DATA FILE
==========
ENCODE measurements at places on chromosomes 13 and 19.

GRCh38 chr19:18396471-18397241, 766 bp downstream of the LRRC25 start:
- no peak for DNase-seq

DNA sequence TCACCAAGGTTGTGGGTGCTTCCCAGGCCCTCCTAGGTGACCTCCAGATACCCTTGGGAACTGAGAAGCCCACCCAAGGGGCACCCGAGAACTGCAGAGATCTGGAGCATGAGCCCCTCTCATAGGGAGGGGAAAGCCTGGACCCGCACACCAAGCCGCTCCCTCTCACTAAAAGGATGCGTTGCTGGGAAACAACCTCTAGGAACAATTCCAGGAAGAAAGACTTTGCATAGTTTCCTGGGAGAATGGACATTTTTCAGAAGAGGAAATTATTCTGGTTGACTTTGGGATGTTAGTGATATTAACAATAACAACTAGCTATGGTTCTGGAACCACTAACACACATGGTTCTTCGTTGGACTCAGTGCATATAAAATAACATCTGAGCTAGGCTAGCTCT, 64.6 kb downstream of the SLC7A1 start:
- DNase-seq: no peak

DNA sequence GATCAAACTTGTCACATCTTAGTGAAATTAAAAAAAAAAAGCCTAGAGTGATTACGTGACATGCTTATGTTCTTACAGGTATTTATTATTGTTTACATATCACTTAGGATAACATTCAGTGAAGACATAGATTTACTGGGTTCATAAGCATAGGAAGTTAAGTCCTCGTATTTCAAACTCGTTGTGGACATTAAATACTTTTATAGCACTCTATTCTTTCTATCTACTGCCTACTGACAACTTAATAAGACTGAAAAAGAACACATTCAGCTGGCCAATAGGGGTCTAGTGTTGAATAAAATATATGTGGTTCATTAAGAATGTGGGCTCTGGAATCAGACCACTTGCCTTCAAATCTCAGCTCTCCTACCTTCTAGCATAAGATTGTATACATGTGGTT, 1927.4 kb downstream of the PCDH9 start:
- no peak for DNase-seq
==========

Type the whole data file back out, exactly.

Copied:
ENCODE measurements at places on chromosomes 13 and 19.

GRCh38 chr19:18396471-18397241, 766 bp downstream of the LRRC25 start:
- no peak for DNase-seq

DNA sequence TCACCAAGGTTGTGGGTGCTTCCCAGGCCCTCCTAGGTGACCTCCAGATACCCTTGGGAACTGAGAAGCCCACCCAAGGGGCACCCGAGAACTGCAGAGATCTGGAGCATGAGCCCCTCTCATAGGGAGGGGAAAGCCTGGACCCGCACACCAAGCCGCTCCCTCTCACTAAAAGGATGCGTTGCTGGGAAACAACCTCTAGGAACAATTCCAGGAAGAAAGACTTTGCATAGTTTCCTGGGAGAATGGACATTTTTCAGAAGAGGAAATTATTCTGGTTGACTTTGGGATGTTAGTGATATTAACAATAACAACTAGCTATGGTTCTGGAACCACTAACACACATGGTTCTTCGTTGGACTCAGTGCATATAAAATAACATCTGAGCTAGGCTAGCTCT, 64.6 kb downstream of the SLC7A1 start:
- DNase-seq: no peak

DNA sequence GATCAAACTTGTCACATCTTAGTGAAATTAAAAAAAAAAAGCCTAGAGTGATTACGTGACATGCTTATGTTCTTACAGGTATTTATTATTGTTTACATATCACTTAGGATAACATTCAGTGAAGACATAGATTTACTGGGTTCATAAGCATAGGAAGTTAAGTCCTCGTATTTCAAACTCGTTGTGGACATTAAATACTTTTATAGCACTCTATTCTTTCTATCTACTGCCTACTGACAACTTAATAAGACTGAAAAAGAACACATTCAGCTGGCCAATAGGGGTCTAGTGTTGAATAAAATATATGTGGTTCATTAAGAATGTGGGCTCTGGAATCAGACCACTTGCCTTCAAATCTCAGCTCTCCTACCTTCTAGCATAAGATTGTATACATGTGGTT, 1927.4 kb downstream of the PCDH9 start:
- no peak for DNase-seq